Oh, I’m loving these ideas, Pam. The colors are right up my alley…orange, yellow, and that teal-ish green. Especially love the monstera in the bullet planter. Wish the reproduction bullet planters weren’t so pricey, though. Might have to bite the bullet and get one, anyway!

  3. Annie B. says

    Congratulations, Rebecca, on a superb choice in light fixtures. Rejuventation’s offerings are so elegant.

    Just another thought on accent pieces and color (as in your Norwegian ashtray): I’ve found a number of reasonably priced pieces of vintage California pottery at local flea markets recently. The colors of these pieces are astoundingly vivid….have just purchased an orange divided dish which looks positively radioactive. Royal Haeger pieces are nice, also; I’ll bet you already have some in that wonderful new home of yours.

  4. Virginia says

    OOOooooer! I always love warm toned monochromatic rooms, but never knew how to recreate that in a visually interesting way with mid mod style. Bookmarked! Thanks for such an amazing site Pam. I picture your archives as unending.

    • pam kueber says

      Hmmm, Virginia. I have to admit, I don’t tend to gravitate toward monochromatic palettes. But, I just went and looked at my bedroom, and it’s got the same groove going on as Rebecca’s living room. Rebecca, if you want to stay in this same autumnal family … then you might start adding some rust and see how that looks. In my bedroom, I started with gold walls, a light gold bedspread, mid-century Baker furniture in kind of a cherry tone with faded brass pulls etc. Then, in went a Danish style rug that had stronger colors including deeper orange and brown, and the curtains, which definitely have kind of a reddish rusty thing happening. And, just as these things happen, I had a perfect framed print from two houses ago that also shared these colors. I’ll have to take a pic of that… it’s actually a folk art print — but framed and matted it also has a graphic modern feel. So my bedroom is Danish-Modern, Modern, and Folk Art all at the same time — all in a monochromatic palette not too dissimilar to your living room.

  5. Annie B. says

    Rebecca,
    Your light fixture is shown in the cover photo of Better Homes and Gardens Decorating Ideas from 1960!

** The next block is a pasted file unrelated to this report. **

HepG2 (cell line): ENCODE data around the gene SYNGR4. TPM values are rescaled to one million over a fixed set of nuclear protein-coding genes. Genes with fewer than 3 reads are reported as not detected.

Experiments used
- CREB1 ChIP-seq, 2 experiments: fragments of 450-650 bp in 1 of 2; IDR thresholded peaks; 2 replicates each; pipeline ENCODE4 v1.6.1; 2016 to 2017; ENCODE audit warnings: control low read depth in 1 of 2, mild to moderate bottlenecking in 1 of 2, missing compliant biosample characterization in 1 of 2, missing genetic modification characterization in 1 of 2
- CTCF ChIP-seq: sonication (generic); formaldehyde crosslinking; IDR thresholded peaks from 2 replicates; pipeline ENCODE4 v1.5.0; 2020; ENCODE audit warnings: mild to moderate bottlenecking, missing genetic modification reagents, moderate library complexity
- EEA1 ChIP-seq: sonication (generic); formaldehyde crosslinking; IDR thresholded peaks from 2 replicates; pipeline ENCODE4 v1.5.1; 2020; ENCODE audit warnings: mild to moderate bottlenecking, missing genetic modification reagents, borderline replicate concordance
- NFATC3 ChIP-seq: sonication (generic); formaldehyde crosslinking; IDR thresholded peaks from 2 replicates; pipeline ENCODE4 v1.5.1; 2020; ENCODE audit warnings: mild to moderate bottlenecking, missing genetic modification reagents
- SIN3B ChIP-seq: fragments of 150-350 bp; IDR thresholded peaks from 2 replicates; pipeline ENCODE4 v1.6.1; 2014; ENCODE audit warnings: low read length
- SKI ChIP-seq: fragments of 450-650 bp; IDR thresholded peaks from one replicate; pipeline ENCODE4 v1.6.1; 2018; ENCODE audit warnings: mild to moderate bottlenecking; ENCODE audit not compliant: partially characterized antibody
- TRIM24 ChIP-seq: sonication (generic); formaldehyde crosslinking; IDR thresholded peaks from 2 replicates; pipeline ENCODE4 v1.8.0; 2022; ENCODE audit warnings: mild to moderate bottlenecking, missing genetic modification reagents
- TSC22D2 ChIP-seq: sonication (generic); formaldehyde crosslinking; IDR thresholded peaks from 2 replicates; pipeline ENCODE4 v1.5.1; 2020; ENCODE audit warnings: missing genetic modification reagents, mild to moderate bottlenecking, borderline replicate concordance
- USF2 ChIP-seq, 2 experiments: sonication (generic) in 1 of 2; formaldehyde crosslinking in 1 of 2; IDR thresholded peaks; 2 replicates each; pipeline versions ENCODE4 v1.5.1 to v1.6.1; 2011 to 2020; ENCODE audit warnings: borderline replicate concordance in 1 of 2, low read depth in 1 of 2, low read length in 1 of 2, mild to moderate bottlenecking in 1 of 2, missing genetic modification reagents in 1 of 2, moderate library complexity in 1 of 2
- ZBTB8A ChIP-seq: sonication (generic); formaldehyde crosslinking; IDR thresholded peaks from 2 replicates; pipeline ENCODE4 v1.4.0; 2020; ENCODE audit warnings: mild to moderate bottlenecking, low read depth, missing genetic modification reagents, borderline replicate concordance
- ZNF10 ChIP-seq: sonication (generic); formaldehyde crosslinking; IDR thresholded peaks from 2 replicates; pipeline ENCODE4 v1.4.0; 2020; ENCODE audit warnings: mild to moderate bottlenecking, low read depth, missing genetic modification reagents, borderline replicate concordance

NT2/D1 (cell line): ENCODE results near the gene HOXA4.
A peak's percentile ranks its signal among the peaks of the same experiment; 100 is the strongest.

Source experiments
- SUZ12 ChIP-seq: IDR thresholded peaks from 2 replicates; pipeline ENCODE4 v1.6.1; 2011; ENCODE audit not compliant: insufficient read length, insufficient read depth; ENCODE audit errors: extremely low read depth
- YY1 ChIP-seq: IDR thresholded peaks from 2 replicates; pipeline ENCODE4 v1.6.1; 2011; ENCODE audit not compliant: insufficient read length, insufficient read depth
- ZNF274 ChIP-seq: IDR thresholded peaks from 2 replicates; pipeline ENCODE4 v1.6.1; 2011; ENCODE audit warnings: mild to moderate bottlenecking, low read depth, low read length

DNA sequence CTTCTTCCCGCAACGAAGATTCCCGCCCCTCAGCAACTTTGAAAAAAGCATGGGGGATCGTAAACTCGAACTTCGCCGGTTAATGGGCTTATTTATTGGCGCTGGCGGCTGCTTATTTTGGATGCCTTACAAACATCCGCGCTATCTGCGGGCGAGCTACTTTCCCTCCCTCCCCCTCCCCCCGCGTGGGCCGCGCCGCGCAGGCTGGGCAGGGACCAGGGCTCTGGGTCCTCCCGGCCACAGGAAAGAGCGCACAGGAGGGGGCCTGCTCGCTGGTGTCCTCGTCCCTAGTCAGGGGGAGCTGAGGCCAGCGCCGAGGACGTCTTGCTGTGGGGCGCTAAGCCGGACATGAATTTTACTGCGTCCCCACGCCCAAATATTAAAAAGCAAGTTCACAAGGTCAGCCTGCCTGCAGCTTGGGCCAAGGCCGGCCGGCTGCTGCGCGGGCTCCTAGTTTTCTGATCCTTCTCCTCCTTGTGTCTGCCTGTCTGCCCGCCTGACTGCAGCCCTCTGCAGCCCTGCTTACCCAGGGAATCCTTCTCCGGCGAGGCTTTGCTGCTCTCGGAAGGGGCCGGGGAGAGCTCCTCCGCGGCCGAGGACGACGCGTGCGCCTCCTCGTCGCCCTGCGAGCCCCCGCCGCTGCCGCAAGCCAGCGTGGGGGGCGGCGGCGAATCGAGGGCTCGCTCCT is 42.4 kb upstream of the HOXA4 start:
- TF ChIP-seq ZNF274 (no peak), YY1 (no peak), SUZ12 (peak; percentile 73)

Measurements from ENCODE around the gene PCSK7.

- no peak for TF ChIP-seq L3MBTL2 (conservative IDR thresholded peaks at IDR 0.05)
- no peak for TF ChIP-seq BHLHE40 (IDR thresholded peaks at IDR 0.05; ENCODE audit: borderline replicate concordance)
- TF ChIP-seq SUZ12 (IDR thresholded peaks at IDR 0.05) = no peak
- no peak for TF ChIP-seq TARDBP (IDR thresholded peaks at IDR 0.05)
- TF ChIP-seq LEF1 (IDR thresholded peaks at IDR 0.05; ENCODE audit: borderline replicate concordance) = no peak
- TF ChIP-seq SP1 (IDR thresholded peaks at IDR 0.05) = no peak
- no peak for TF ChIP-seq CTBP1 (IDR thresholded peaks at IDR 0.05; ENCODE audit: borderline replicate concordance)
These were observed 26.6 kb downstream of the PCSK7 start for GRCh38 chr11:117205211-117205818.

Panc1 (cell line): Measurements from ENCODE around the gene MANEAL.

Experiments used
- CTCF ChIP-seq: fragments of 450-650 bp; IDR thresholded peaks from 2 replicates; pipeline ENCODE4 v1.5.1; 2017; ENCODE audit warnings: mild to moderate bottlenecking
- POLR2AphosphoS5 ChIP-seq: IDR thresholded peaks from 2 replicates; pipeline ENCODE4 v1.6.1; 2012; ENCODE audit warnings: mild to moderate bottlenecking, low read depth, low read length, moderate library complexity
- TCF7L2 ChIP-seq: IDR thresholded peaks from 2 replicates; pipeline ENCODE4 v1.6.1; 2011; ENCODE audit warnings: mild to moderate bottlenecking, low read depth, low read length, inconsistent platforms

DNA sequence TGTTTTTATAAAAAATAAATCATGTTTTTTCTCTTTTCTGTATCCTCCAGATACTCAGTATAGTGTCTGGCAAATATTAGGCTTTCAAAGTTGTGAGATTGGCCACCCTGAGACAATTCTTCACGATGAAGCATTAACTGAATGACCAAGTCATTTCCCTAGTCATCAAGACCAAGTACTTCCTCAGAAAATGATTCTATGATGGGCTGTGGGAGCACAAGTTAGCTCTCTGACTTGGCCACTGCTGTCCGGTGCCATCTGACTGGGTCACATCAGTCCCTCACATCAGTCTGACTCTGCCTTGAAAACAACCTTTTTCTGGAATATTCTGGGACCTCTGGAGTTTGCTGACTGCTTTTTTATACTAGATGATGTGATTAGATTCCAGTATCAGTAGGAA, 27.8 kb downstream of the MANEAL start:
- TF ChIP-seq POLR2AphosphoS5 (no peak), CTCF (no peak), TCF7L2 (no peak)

6. Anne says

    Oh, my! My great aunt had (and still has) an orange wool Risom
    loveseat. It’s itchy as all-get-out. It was originally (1955) paired with an olive green sofa, beige carpeting and black lacquer side and coffee tables. Later, when she and her husband built a ranch house in 1973, the kitchen counters were bright orange Formica. Cabinets were dark brown. Horrors! The orange sofa now rests comfortably with her in her assisted living apartment…looking fabulously retro!

    • pam kueber says

      My mother-in-law had a handsome and well-constructed long (probably 90″) Baker sofa — reupholstered in the 1970s in a nice orange textured print. My husband had it in his apartment when we married. We gave it away and kept some piece ‘o crap that I had. Young and foolish – that was me.

  7. Rebecca Prichard says

    Mmmmm. . .rust. LOVE that idea, too. Bright orange formica and dark brown cabinets sounds wonderful to me.

    • pam kueber says

      You might like this post, too, Rebecca. It’s on mid-century fabrics available from Maharam. One of the lead mid-century desingers, I can’t remember who, but I know where I read it, was heavily into autumnal palettes. He got that particular color religion after a fall driving tour of New England. So autumnals are in fact, authentic mid-century and part of the trajectory that led us to harvest gold, avocado green and brady bunch orange.

  8. MrsErinD says

    I like orange and gold with green which is more 60’s to me, and especially orange with teal/dark aqua-turquoise which I see a lot in the mid/late 50s.